ng to her feet, ."If I remain here,
til hope of reaching General Sum
er with General Greene's message
s at an end ; for in less than an
lour, an order will come back for
ay fe-arrest,and I will be detained
coo ca?5?i??? . .? ..-/ ;
r,V-'".-,-*. ' 0 ?J'. a?;v/*??]
Yyt. .-.?/ u,.:.-??:t.'.i"r;5S:--' .-??..-?.
G? ?Knivs^ioo. ? jtws tio-j
' . . * .i fcvr i?ri '.. ' -Vit?tr j
Ixt . . A ?..' ,r?j?-- > ?i . j
nd soon aiiei ???~ -= .. -..: -
he tory had passed on toward the
amp of Lord Rawdon was received, th(
Cmily, accompanied .by a trusty Dg]
?uide and protector, was galloping ?j?
wiftly in a direction opposite to op
hat in which lay the British eamp. tn,
I few miles brought her to a road
hat struck off towards the point
>n the Wateree which she was de
lirous to reach in a mdre.southerly
iirection, and wiich would take
uer at a wide angle from the point
?he most wished tb aVoid. Of this
road she had not .herself known;
hut her guide, being familiar with
the country was able to conduct
her by the shorter and safer route.
All night the girl and her cora*
panion rode on, at a pace as rapid
as the nature of the road and the
darkness rendered safe, and at day
light they w?re far away from the
neighborhood of the enemy's camp.
As the sun came up from the east,
the guide of Emily, according to
instructions, after minutely de
Bcribing to her the course she was
to take, left hf&to pursue the. re
mainder of her journey alone.
Without stopping to refresh either,
herself or her tired horse, the
?young heroine pressed forward,
though the heat grew more and
more intense every hour, as the
sun swept up toward the zenith
Faint, weary, and almost sick from
fatigue, hunger and excitement,
she was urging on the jaded animal
she rode, when, about thre? o'clock
in the afternoon, in emerging from
a dense wood, she came suddenly
on afile of soldiers whose uniform
she knew too well to leave a doubt
of their heing friends.
"Where will I find Gen. Sumter?"
was her first, eager enquiry.
"He is encamped a mile from
"Take me to him, quickly," alie
?aid, "I have a message from Gen
eral Greene." :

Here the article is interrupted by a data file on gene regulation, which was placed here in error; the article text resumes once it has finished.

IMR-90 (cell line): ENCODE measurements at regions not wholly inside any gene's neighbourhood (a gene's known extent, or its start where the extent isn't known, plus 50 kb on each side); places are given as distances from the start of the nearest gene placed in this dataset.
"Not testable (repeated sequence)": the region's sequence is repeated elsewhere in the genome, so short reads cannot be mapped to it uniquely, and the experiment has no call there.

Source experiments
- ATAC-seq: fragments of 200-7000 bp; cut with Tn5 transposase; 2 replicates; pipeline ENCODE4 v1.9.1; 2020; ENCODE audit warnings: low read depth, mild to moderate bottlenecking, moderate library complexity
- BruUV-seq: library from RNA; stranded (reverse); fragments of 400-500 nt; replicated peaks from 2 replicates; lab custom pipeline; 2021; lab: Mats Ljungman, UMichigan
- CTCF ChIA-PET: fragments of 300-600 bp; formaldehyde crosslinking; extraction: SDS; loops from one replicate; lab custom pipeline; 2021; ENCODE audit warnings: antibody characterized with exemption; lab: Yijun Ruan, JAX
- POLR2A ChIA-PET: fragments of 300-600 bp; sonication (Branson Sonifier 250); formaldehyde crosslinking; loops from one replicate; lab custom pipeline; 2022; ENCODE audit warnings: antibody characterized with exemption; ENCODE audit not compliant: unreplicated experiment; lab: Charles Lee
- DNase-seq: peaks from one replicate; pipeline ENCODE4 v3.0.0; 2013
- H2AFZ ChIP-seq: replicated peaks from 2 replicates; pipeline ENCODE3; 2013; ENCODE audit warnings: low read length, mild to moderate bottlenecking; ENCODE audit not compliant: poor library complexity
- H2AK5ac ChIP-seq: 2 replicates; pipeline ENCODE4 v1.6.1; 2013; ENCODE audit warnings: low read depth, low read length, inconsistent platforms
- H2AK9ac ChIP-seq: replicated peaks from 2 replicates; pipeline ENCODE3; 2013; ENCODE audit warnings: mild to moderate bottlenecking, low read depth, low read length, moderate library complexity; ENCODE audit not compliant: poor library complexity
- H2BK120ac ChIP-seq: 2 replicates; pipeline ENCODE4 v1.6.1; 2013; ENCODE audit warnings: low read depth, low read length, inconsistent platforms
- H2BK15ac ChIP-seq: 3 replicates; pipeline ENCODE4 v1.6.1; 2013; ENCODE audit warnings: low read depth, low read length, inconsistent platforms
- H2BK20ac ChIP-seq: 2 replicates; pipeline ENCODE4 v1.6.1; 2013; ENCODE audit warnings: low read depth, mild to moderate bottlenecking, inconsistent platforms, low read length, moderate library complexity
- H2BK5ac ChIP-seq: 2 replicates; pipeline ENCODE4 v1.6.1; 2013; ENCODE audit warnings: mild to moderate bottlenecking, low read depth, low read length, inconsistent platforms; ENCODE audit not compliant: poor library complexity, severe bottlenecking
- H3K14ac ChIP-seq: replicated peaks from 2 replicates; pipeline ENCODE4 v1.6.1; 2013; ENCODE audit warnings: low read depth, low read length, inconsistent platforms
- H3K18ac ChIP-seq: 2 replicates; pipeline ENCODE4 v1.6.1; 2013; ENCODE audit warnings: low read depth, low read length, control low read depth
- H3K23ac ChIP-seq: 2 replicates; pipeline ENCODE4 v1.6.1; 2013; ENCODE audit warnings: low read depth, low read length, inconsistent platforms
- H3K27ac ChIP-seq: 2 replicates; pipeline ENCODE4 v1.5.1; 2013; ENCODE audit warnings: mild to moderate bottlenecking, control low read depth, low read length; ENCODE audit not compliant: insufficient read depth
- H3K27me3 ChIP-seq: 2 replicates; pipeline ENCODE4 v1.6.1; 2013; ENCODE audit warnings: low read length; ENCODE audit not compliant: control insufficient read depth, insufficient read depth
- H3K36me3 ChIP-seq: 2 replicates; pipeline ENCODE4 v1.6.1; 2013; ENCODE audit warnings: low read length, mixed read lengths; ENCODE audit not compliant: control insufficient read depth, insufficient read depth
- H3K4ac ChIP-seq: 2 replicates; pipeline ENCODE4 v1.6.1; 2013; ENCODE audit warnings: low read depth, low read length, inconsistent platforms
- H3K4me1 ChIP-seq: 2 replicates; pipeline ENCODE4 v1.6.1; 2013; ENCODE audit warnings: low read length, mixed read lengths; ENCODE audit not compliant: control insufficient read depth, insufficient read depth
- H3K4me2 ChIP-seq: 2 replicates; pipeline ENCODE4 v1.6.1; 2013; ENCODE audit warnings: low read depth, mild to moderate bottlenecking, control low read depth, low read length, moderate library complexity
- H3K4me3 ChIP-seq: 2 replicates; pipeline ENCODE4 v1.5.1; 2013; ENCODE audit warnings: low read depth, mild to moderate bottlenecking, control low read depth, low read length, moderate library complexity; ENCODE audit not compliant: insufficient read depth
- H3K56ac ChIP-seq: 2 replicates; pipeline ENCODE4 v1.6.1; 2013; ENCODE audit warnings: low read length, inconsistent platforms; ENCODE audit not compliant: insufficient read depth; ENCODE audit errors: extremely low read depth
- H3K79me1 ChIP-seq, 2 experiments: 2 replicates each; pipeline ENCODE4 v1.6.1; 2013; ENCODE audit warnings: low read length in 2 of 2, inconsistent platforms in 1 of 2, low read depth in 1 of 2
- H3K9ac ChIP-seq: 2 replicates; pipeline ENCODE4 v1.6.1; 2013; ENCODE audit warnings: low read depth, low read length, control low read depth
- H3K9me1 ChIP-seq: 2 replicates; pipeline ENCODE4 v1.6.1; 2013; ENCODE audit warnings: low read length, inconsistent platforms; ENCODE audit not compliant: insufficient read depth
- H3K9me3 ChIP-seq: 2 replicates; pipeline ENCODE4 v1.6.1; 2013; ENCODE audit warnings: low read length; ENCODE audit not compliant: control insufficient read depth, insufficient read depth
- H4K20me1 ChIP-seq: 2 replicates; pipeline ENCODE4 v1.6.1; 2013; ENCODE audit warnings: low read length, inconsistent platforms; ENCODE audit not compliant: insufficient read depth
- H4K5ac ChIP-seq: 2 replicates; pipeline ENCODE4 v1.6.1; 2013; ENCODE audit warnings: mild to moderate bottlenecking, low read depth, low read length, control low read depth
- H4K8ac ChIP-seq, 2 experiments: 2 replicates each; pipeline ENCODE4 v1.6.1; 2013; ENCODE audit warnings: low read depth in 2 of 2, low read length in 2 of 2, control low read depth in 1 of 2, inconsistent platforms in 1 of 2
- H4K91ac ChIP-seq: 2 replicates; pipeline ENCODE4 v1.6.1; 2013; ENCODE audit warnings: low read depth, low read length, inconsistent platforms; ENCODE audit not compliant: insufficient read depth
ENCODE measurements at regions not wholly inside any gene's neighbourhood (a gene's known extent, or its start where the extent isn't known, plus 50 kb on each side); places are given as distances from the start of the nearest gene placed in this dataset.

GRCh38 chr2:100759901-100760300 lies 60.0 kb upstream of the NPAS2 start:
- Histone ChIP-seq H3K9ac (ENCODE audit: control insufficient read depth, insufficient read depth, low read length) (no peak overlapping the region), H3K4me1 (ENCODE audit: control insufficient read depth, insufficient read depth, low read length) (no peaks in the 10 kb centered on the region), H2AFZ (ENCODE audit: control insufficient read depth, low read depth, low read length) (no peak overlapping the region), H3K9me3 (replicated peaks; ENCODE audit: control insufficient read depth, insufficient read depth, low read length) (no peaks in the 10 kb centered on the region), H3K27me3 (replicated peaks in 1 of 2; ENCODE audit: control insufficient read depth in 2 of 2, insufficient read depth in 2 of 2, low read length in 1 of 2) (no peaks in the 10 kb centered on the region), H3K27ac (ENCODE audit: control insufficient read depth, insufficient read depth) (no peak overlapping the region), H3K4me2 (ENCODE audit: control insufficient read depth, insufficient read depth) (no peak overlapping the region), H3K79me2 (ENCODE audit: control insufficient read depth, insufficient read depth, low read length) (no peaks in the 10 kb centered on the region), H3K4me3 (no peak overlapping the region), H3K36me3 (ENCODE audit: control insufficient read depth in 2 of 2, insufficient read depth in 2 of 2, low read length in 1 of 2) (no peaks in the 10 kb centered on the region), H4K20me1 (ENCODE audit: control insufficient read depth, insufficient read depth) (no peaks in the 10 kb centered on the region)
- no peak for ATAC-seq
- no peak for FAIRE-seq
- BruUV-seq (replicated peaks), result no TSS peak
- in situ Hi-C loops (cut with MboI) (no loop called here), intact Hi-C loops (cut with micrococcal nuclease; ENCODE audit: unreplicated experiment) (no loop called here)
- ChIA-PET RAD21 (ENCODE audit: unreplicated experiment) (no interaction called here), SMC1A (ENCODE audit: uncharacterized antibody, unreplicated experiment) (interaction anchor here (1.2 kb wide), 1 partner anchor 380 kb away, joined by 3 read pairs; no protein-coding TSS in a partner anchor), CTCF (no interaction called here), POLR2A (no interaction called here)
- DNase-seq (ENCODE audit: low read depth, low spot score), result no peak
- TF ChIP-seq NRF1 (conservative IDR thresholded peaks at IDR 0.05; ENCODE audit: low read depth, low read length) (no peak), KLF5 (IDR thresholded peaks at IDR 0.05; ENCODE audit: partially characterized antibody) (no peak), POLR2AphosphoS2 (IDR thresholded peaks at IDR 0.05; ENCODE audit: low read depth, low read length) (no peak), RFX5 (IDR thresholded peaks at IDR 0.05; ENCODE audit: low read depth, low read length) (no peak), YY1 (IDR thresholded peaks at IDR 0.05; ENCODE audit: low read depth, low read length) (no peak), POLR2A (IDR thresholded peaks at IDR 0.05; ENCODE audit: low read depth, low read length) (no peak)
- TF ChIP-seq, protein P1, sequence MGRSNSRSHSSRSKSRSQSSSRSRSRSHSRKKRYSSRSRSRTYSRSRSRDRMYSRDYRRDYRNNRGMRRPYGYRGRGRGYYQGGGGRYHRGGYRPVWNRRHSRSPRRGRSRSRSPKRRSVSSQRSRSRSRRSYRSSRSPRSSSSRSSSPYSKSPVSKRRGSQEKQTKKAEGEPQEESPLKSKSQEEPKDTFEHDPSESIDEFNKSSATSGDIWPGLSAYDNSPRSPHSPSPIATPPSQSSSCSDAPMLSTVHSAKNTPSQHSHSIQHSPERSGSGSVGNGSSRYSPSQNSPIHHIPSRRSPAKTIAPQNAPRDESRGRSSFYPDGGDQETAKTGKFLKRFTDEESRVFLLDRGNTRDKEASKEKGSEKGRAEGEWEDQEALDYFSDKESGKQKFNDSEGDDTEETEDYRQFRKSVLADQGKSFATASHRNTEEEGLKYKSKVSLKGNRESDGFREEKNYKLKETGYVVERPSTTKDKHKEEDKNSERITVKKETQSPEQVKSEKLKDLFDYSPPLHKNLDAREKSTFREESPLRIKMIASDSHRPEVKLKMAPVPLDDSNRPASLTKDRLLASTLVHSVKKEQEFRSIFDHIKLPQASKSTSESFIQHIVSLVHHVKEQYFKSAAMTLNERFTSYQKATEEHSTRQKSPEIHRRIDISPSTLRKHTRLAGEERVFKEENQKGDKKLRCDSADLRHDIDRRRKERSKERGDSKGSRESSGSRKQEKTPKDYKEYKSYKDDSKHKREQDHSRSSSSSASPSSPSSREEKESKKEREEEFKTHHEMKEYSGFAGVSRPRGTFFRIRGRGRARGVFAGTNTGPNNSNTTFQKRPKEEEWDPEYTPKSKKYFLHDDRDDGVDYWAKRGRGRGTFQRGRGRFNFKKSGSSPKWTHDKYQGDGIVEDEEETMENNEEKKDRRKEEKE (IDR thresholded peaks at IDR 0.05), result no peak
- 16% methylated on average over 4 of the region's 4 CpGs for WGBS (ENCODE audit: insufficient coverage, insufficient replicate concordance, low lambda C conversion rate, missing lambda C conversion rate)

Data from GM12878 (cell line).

The excitement by which Emily
bad been sustained on her long
and perilous journey now subsided,
and ere she reached the presence
of the American General, she was
so weak that she had to be suppor
ted on the horse she rode. When
brought int > tho presence of Sum
ter, she rallied, and, [sustained by
a newly-awakening enthusiasm,
delivered her verbal message to the
astonished officer, who, acting in
accordance with the intelligence
received, was on the march within
?n hour, to reach the point of june
tion with Gen. Greene, which that
commander had indicated in his
Two weeks elapsed before Emily
got. safely back to her father, who
(fas informed an hour or two after
ber departure of what she had
i?ne. Of his anxiety during her
ibsence we .need not ?peak: ; nor of
the'lbve ?nd pride that almost
?tifled him as he ?lasped, her tcThis.
leart on her returm"
O? the subsequent . history of
uTss Emily Geiger, we know little
>r nothing. She was married to a
south Carolina planter, some years
?t?r the British troops were ex
celled from the country she loved
nth so heroic an affection, and J
aore. than a quarter of 4. .century
as elapsed since she weht down
a ?eaco to the grave. Doubtless
er memory is green in the.hearjta
f her descendants, if any survive';
nd green will it be, for: ages, we
.ust in the hearts of al l w?okn?#
hat it is to feel the emotions of
muin? patriotism. }.
The Dispensary System in
BY REV. W. P. LOVEJOY, D. D.
By the iequeBt of the editor, _
ive prepared the following paper
i the working of the "Dispensary
'stem" inlhig city. I bav^seaich
the records of police courts, con
1 ted the chiefs of police, obtain
the opinions of leading citizens
th for and against. the present
m, aiid in this way have secured
I jue information touching this
estion at my command.
The following tabulated state
mt, taken from the records of
- police court, is given first. It
II be explained further on :
S ? Kg
? !.. 'fl
._ ?1 UiXilS oar rOOm8.
om 1885 to October 1; 1891, was
. reign of prohibition. From Octo
r 1,1891, to the present date the
iperisary system has been 4n
eration. The figures given, in
5 above table do not show all
3 results. The number, of ar
ris, made during the prohibition
riod was considerably less, ex
pt' during, the last two years,
an under the reign of bar-rooms.